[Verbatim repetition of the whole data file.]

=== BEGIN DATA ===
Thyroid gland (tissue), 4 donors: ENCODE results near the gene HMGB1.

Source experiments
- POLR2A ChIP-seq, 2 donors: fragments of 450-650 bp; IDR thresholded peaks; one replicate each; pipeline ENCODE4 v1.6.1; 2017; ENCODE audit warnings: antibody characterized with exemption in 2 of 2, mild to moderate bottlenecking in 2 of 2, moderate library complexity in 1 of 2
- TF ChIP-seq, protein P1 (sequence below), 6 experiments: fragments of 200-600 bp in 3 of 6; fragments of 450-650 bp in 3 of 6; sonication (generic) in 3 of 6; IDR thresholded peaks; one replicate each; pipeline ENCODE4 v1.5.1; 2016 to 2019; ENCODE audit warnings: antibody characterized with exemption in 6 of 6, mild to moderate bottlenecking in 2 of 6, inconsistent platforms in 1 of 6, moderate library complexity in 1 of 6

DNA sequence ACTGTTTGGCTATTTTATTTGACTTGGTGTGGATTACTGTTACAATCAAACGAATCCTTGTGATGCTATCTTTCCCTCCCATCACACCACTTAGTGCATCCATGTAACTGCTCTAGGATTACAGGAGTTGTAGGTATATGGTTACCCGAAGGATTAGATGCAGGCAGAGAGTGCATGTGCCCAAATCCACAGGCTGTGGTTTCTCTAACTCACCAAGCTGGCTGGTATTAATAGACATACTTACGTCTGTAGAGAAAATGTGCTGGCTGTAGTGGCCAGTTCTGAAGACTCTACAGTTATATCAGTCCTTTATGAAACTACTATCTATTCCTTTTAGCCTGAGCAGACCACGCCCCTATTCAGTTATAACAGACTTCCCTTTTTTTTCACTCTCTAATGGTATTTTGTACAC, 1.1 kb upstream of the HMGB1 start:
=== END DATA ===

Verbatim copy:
Thyroid gland (tissue), 4 donors: ENCODE results near the gene HMGB1.

Source experiments
- POLR2A ChIP-seq, 2 donors: fragments of 450-650 bp; IDR thresholded peaks; one replicate each; pipeline ENCODE4 v1.6.1; 2017; ENCODE audit warnings: antibody characterized with exemption in 2 of 2, mild to moderate bottlenecking in 2 of 2, moderate library complexity in 1 of 2
- TF ChIP-seq, protein P1 (sequence below), 6 experiments: fragments of 200-600 bp in 3 of 6; fragments of 450-650 bp in 3 of 6; sonication (generic) in 3 of 6; IDR thresholded peaks; one replicate each; pipeline ENCODE4 v1.5.1; 2016 to 2019; ENCODE audit warnings: antibody characterized with exemption in 6 of 6, mild to moderate bottlenecking in 2 of 6, inconsistent platforms in 1 of 6, moderate library complexity in 1 of 6

DNA sequence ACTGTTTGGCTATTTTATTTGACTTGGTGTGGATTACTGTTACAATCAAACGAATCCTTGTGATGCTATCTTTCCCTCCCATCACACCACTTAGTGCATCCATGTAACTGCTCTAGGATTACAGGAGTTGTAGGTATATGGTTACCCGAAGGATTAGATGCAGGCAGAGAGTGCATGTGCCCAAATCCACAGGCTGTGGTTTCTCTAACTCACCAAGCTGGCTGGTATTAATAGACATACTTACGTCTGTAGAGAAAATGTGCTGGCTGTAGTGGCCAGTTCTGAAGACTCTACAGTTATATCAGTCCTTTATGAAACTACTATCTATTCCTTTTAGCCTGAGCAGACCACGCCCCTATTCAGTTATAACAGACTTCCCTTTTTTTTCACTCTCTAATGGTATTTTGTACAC, 1.1 kb upstream of the HMGB1 start: